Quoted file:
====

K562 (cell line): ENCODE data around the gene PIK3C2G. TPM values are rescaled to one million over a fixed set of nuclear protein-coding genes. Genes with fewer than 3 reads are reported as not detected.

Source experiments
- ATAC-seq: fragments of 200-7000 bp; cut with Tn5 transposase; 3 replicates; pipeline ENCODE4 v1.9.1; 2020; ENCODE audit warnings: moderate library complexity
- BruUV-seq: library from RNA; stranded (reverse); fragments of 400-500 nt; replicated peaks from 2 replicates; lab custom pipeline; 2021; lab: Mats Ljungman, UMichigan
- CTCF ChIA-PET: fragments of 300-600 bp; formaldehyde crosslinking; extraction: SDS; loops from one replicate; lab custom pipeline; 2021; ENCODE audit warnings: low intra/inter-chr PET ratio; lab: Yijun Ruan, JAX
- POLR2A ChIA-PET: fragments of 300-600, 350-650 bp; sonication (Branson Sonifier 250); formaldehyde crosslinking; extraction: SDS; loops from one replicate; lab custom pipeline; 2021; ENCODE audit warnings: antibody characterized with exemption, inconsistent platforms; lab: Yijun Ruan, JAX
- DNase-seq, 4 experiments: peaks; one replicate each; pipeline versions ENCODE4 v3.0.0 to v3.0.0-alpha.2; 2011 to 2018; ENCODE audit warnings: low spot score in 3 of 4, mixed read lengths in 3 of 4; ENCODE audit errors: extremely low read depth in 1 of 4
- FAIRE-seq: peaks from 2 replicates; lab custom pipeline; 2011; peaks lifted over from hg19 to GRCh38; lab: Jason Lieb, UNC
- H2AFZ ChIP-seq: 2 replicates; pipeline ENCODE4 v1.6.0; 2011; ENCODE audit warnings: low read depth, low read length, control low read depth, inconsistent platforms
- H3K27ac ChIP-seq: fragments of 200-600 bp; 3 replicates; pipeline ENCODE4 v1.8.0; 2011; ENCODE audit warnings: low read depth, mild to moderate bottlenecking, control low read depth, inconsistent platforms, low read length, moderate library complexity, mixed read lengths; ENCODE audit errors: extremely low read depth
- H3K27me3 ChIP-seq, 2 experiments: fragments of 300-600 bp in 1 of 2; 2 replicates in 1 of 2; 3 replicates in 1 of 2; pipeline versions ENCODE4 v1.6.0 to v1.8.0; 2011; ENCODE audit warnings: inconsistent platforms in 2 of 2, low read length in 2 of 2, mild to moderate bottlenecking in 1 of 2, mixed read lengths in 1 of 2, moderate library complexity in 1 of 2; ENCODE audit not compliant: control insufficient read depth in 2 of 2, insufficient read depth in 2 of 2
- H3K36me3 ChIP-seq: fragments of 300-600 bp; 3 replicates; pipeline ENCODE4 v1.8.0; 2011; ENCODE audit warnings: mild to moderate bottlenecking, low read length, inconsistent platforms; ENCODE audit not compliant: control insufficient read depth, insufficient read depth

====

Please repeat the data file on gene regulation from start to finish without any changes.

K562 (cell line): ENCODE data around the gene PIK3C2G. TPM values are rescaled to one million over a fixed set of nuclear protein-coding genes. Genes with fewer than 3 reads are reported as not detected.

Source experiments
- ATAC-seq: fragments of 200-7000 bp; cut with Tn5 transposase; 3 replicates; pipeline ENCODE4 v1.9.1; 2020; ENCODE audit warnings: moderate library complexity
- BruUV-seq: library from RNA; stranded (reverse); fragments of 400-500 nt; replicated peaks from 2 replicates; lab custom pipeline; 2021; lab: Mats Ljungman, UMichigan
- CTCF ChIA-PET: fragments of 300-600 bp; formaldehyde crosslinking; extraction: SDS; loops from one replicate; lab custom pipeline; 2021; ENCODE audit warnings: low intra/inter-chr PET ratio; lab: Yijun Ruan, JAX
- POLR2A ChIA-PET: fragments of 300-600, 350-650 bp; sonication (Branson Sonifier 250); formaldehyde crosslinking; extraction: SDS; loops from one replicate; lab custom pipeline; 2021; ENCODE audit warnings: antibody characterized with exemption, inconsistent platforms; lab: Yijun Ruan, JAX
- DNase-seq, 4 experiments: peaks; one replicate each; pipeline versions ENCODE4 v3.0.0 to v3.0.0-alpha.2; 2011 to 2018; ENCODE audit warnings: low spot score in 3 of 4, mixed read lengths in 3 of 4; ENCODE audit errors: extremely low read depth in 1 of 4
- FAIRE-seq: peaks from 2 replicates; lab custom pipeline; 2011; peaks lifted over from hg19 to GRCh38; lab: Jason Lieb, UNC
- H2AFZ ChIP-seq: 2 replicates; pipeline ENCODE4 v1.6.0; 2011; ENCODE audit warnings: low read depth, low read length, control low read depth, inconsistent platforms
- H3K27ac ChIP-seq: fragments of 200-600 bp; 3 replicates; pipeline ENCODE4 v1.8.0; 2011; ENCODE audit warnings: low read depth, mild to moderate bottlenecking, control low read depth, inconsistent platforms, low read length, moderate library complexity, mixed read lengths; ENCODE audit errors: extremely low read depth
- H3K27me3 ChIP-seq, 2 experiments: fragments of 300-600 bp in 1 of 2; 2 replicates in 1 of 2; 3 replicates in 1 of 2; pipeline versions ENCODE4 v1.6.0 to v1.8.0; 2011; ENCODE audit warnings: inconsistent platforms in 2 of 2, low read length in 2 of 2, mild to moderate bottlenecking in 1 of 2, mixed read lengths in 1 of 2, moderate library complexity in 1 of 2; ENCODE audit not compliant: control insufficient read depth in 2 of 2, insufficient read depth in 2 of 2
- H3K36me3 ChIP-seq: fragments of 300-600 bp; 3 replicates; pipeline ENCODE4 v1.8.0; 2011; ENCODE audit warnings: mild to moderate bottlenecking, low read length, inconsistent platforms; ENCODE audit not compliant: control insufficient read depth, insufficient read depth